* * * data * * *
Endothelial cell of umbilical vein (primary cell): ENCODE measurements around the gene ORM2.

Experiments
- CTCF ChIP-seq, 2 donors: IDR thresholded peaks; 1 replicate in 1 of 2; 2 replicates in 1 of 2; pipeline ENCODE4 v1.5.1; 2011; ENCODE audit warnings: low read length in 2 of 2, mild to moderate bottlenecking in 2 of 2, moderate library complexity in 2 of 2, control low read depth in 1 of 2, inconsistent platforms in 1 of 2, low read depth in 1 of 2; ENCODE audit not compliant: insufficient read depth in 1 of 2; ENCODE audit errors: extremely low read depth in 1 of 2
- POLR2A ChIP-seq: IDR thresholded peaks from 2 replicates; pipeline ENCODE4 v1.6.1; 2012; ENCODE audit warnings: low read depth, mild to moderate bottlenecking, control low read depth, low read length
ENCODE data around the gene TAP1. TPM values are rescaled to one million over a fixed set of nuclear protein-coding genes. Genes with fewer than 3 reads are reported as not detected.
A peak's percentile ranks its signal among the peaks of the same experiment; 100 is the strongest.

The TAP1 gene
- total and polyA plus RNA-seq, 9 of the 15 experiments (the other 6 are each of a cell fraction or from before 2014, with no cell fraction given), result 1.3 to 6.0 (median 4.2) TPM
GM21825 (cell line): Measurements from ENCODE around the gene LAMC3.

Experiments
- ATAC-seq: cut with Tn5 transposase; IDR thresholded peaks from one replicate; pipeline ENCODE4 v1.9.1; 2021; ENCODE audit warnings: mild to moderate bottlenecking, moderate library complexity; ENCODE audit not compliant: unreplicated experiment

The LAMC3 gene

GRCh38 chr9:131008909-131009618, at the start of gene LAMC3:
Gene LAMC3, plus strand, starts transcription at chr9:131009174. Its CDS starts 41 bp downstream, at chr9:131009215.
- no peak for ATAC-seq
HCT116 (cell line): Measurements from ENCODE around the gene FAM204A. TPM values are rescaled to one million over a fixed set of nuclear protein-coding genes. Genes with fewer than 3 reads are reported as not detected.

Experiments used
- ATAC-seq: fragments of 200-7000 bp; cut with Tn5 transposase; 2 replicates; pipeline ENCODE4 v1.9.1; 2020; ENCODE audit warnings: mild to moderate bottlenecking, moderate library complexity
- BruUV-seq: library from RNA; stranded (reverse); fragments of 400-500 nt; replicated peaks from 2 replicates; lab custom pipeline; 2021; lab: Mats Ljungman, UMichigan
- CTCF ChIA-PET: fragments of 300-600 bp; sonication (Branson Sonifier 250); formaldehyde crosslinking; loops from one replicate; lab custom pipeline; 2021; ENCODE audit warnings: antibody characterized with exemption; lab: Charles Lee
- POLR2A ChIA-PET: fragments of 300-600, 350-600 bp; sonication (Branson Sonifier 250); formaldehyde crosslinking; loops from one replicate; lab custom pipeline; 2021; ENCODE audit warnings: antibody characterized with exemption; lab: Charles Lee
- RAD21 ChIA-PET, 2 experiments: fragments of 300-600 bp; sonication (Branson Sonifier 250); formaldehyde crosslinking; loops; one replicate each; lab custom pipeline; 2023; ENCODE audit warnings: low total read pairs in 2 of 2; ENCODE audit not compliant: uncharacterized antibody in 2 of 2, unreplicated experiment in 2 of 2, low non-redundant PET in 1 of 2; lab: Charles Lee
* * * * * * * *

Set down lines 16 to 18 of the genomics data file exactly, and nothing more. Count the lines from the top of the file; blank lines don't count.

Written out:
HCT116 (cell line): Measurements from ENCODE around the gene FAM204A. TPM values are rescaled to one million over a fixed set of nuclear protein-coding genes. Genes with fewer than 3 reads are reported as not detected.

Experiments used
- ATAC-seq: fragments of 200-7000 bp; cut with Tn5 transposase; 2 replicates; pipeline ENCODE4 v1.9.1; 2020; ENCODE audit warnings: mild to moderate bottlenecking, moderate library complexity